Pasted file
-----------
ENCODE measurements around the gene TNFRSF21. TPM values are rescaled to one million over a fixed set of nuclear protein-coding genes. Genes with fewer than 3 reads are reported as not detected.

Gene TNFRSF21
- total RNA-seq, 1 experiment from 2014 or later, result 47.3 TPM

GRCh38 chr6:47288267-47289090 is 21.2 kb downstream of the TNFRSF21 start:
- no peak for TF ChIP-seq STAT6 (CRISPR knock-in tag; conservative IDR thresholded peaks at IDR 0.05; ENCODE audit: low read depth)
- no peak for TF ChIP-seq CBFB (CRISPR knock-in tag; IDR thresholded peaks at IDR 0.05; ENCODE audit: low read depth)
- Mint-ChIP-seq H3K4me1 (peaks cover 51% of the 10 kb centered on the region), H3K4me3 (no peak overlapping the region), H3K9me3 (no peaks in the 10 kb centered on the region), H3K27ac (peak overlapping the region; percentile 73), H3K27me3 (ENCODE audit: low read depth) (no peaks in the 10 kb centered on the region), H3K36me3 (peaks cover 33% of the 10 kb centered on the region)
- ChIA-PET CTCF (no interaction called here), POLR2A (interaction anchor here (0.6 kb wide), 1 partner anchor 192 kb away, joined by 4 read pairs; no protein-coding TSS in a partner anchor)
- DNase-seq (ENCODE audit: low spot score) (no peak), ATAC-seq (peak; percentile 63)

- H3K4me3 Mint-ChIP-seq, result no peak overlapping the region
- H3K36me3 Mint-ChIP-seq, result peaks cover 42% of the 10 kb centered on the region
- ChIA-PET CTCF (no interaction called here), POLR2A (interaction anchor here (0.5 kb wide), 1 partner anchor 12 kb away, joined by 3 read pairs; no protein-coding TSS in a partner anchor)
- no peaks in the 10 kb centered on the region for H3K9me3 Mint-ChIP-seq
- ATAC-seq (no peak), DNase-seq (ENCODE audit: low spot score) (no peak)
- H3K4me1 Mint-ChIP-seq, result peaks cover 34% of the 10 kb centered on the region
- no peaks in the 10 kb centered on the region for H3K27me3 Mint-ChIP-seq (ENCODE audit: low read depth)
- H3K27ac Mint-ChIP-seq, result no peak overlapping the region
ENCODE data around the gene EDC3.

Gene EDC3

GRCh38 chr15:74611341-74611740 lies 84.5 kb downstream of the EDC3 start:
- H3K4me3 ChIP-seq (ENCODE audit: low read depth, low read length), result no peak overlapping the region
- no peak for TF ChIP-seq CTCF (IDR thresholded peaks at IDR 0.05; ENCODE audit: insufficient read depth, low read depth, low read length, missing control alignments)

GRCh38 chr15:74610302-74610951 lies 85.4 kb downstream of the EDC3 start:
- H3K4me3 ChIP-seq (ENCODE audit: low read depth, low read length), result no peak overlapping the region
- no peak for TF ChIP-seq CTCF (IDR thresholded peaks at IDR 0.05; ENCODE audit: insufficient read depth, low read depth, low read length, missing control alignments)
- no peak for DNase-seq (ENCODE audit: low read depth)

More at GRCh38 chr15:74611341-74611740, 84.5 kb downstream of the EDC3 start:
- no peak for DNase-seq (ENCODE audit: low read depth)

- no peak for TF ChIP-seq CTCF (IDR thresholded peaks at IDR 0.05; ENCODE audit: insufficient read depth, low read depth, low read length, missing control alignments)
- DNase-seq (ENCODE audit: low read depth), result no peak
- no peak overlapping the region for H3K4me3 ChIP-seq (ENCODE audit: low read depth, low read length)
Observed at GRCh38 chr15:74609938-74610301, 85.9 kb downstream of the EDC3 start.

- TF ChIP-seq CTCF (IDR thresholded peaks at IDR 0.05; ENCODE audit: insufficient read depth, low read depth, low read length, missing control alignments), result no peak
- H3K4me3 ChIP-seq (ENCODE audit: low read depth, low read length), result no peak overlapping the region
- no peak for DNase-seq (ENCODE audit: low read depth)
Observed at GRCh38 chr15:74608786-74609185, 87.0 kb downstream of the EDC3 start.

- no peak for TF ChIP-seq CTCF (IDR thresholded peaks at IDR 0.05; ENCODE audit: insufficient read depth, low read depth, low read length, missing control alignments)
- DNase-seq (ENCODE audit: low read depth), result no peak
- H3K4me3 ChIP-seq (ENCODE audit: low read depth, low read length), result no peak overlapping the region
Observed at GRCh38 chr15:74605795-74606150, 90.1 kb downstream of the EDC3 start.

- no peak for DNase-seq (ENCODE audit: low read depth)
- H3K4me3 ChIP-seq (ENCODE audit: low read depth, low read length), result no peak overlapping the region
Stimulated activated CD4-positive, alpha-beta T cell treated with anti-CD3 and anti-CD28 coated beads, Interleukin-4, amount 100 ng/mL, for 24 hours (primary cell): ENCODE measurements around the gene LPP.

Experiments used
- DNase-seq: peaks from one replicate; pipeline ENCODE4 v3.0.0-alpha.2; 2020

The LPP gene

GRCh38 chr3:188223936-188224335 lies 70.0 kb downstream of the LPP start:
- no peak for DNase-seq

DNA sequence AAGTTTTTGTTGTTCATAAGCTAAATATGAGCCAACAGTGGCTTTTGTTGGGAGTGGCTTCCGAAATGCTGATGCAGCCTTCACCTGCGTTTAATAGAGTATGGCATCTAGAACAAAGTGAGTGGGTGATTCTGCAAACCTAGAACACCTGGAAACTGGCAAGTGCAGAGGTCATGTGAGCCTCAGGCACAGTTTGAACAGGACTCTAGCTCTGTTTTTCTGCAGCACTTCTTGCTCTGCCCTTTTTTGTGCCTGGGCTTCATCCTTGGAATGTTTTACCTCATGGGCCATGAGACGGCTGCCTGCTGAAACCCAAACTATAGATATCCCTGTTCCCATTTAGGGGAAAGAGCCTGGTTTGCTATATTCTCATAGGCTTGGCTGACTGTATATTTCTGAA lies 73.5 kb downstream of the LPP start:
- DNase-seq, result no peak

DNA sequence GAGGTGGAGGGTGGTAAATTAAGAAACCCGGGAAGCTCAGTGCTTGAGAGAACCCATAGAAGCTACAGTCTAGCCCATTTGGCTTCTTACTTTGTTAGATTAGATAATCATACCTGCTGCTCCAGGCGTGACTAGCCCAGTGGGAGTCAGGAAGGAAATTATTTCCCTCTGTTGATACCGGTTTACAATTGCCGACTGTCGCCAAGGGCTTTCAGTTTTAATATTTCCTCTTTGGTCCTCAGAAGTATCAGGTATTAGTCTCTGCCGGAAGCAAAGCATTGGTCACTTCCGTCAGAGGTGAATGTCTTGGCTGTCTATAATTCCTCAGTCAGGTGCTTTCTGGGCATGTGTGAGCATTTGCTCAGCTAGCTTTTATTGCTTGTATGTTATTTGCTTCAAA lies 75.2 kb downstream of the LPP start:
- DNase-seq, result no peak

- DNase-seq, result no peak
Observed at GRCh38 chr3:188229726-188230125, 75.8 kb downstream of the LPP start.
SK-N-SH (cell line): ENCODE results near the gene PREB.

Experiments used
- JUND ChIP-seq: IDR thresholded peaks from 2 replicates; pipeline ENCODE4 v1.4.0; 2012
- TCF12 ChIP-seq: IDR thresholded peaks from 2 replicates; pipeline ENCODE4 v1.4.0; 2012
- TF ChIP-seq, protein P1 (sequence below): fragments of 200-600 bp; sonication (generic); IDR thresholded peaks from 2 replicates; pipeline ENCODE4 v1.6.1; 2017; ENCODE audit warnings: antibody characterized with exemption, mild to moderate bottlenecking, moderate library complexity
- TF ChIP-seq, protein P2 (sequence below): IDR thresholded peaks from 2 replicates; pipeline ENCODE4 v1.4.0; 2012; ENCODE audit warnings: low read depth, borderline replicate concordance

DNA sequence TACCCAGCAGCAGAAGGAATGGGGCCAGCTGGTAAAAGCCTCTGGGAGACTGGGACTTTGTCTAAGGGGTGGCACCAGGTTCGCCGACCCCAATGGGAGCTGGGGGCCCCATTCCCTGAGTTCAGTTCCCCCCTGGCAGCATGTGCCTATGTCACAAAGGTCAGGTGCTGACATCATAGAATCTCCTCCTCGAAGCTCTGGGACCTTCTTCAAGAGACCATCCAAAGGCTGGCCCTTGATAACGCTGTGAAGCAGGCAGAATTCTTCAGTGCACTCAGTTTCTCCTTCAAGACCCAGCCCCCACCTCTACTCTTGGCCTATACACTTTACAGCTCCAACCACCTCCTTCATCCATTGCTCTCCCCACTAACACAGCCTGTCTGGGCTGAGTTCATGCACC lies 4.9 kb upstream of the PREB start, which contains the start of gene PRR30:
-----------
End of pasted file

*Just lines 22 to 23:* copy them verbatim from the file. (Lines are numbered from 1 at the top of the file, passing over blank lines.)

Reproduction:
- no peak for TF ChIP-seq CTCF (IDR thresholded peaks at IDR 0.05; ENCODE audit: insufficient read depth, low read depth, low read length, missing control alignments)

GRCh38 chr15:74610302-74610951 lies 85.4 kb downstream of the EDC3 start: